Then I do a guided life and symptom history so people can see how symptoms have affected their life negatively through pain, problems, and losses; and positively through a process of making decisions that lead to positive change, growth, and development. This is a positive psychology intervention called Post Traumatic Growth (PSG).


I develop a comprehensive list of the PTSD symptoms that patients are struggling with. This often involves showing them a list of symptoms because they lack the words or language to describe what they are experiencing. It is easy for me to forget how important it is to give patients a language of recovery so they can identify and communicate their experiences.

Once I have a comprehensive symptom list, I ask patients to evaluate the frequency (how often) and severity (how disruptive) the symptoms tend to be.  Then explore each symptom. First I want them to tell me real-life stories about what happened when they experienced each symptoms. I like to get at least two stories about each – one story in which they managed it pretty well, and one story in which they managed it poorly. This helps them to take ownership of their symptoms and get a feel for the new language they are learning. I get stress enough how important I feel this process by relating symptoms to actual lived experiences is for most patients.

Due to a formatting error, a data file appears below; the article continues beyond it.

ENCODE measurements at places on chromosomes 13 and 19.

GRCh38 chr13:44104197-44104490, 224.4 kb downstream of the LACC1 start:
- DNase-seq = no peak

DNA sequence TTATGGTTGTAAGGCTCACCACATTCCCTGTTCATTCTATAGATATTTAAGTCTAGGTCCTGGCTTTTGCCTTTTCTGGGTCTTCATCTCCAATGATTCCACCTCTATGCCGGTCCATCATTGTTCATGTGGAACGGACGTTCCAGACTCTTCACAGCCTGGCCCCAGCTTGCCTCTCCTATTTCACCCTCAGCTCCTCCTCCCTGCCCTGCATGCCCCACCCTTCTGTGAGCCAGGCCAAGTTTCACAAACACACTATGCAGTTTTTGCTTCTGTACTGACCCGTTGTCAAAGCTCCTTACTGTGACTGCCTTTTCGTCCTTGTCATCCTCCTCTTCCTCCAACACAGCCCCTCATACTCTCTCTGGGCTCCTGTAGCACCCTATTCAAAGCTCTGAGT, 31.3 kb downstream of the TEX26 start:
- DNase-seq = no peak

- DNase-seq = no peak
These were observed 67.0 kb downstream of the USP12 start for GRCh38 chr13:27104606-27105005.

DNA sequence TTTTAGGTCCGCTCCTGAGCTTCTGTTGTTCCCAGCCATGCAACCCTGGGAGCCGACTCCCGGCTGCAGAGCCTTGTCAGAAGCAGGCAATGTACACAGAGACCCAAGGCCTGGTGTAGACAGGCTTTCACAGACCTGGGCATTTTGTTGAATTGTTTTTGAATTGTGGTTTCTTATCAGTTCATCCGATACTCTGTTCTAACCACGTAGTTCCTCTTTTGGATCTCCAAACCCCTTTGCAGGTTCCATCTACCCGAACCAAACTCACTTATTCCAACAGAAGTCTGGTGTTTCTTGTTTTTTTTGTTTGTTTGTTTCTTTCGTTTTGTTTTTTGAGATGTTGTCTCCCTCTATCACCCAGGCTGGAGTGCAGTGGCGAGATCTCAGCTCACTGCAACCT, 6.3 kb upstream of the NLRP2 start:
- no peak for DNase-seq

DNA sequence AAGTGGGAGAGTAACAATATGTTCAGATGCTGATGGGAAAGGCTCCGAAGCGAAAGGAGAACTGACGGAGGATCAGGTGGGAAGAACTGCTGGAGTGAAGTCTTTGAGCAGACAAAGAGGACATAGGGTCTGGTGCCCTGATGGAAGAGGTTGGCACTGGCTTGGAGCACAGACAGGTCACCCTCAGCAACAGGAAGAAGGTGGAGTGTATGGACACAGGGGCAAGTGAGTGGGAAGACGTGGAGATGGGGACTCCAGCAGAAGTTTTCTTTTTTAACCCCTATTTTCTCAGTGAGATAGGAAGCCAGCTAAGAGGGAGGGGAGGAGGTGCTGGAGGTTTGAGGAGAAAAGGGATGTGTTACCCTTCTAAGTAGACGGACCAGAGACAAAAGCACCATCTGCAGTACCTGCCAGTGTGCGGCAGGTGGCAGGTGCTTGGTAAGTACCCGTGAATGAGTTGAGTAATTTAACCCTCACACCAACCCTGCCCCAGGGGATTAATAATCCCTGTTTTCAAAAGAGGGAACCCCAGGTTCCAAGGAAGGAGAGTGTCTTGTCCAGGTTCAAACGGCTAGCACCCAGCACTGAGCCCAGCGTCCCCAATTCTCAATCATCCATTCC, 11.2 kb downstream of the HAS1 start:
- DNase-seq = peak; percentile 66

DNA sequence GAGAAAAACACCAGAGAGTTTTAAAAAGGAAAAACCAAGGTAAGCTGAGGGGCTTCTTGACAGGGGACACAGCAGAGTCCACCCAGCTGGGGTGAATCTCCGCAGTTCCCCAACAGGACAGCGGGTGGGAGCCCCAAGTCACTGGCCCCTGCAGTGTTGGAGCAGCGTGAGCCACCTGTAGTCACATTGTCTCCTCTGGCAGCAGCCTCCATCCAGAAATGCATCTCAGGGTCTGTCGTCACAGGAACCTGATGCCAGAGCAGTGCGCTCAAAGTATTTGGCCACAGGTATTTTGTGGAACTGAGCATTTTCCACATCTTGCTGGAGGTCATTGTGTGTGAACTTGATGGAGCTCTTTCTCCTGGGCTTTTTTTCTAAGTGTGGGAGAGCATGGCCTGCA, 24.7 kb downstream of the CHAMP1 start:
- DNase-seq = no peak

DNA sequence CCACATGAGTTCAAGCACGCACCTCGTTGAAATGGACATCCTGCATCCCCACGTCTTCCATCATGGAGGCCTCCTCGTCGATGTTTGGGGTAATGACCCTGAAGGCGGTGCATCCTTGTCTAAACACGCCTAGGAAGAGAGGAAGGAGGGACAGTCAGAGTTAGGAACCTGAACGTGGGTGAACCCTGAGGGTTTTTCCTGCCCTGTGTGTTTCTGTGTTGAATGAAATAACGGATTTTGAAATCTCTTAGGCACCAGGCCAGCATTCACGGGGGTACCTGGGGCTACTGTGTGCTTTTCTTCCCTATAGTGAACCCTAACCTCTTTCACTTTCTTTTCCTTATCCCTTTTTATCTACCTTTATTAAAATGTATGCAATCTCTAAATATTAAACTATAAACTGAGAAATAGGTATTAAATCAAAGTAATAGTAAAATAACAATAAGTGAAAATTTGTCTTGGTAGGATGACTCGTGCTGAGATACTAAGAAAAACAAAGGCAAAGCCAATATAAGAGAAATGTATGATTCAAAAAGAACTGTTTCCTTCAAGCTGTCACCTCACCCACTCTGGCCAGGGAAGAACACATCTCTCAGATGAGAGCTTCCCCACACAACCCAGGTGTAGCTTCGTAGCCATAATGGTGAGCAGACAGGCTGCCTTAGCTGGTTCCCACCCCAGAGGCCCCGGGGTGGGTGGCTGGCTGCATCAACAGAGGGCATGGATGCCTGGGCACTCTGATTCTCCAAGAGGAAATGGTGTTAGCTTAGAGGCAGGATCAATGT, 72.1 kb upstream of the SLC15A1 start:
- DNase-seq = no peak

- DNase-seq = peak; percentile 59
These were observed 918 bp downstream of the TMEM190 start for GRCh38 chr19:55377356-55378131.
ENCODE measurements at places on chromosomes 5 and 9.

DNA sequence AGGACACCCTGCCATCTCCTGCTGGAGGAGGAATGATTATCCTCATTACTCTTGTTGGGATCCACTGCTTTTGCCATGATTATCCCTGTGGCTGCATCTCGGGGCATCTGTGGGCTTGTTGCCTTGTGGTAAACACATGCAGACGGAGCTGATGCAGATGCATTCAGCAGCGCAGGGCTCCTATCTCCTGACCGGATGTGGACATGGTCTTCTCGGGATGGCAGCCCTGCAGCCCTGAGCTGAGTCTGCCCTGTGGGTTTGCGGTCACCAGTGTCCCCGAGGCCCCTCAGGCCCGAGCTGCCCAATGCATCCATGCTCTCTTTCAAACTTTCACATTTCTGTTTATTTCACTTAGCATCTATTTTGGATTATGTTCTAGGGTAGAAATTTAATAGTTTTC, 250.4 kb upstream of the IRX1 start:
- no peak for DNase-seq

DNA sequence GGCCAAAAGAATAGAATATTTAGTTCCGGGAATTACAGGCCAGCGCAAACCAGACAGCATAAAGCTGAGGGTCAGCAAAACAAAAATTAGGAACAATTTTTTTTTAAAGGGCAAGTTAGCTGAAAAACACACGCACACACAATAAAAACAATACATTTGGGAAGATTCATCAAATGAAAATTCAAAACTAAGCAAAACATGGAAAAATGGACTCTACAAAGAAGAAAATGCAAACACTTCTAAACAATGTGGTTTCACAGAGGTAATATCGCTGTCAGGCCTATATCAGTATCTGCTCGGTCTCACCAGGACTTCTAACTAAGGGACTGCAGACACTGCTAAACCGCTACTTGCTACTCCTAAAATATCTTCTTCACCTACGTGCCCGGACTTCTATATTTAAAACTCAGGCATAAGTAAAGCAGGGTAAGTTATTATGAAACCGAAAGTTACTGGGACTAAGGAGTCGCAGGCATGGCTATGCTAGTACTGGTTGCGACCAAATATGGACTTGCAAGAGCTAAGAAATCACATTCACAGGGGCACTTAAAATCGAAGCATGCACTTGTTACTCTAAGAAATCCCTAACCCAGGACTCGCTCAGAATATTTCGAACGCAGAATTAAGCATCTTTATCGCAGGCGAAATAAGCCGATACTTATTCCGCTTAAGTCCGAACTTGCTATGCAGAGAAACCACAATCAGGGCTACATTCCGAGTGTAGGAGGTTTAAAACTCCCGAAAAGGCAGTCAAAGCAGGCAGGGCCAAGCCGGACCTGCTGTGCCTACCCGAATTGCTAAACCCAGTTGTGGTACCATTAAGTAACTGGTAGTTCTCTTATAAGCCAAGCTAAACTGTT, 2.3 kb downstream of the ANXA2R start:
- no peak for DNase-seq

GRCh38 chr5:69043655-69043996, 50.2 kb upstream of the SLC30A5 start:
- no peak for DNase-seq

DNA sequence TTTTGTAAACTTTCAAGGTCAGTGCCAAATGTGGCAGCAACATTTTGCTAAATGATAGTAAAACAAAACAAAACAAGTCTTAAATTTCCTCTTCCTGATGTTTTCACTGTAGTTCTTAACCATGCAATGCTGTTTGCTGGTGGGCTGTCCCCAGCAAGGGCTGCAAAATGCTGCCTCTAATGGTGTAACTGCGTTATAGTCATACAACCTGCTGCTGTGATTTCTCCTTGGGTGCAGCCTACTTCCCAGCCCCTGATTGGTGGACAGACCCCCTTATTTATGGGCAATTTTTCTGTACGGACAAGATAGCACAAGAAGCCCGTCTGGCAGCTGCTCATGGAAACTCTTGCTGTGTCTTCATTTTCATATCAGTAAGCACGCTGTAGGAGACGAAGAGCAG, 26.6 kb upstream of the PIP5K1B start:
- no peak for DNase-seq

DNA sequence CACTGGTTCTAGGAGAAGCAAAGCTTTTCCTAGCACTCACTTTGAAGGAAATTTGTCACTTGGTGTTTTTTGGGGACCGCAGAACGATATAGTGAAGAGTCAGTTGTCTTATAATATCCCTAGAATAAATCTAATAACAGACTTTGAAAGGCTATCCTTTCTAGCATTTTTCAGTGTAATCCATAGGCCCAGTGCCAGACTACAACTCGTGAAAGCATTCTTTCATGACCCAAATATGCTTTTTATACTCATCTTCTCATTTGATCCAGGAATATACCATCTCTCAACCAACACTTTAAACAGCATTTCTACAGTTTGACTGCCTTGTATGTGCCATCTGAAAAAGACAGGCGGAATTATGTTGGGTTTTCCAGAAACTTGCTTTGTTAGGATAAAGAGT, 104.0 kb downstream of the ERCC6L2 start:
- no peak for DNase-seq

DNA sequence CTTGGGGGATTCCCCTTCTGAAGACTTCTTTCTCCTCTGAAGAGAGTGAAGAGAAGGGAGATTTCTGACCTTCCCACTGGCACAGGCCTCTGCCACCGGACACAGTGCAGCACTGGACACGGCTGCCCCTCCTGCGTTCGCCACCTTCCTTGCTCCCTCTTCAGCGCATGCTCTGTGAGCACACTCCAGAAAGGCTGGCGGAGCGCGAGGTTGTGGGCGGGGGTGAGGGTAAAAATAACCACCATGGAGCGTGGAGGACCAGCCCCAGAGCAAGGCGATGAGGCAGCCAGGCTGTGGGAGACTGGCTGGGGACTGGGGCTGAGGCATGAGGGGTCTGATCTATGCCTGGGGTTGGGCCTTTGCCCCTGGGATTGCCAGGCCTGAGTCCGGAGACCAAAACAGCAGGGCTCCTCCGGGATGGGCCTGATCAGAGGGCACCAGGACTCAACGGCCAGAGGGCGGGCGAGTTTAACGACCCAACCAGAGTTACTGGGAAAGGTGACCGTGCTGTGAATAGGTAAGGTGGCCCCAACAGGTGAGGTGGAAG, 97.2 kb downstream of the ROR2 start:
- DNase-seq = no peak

I look for patterns of symptoms. Many symptoms appear in clusters that are activated by the same trigger event and once they appear, they mutual reinforce and intensify each other. I treat these symptom clusters as a single symptom and help patients to find a meaningful name it.


I make it a point to discuss how patients have managed to survive up to this point. I want to find periods of time when they have successfully managed their symptoms or been symptoms free. What were they doing at those times. What was going on or not going in their lives. What thoughts, feelings, behaviors, and social styles are associated with successfully coping with the symptoms?


I also like to introduce the concept of PTSD symptoms episodes – moments in time when the symptoms get turned on by triggers and turned off by things like rest and safe environments. The idea is that the symptoms are not always there. Most patients believe that they are, but they are usually wrong. The symptoms are usually turned on some of the time and turned off at other times. Once a symptoms episode is activated by a trigger, it starts, runs a cycle, and then ends or significantly diminishes in intensity. Know that it will end gives strength in facing the symptoms. Naming the symptoms identifies the enemies or the monsters to be dealt with. At the very least, at some times the symptoms are less severe and more manageable than at other times.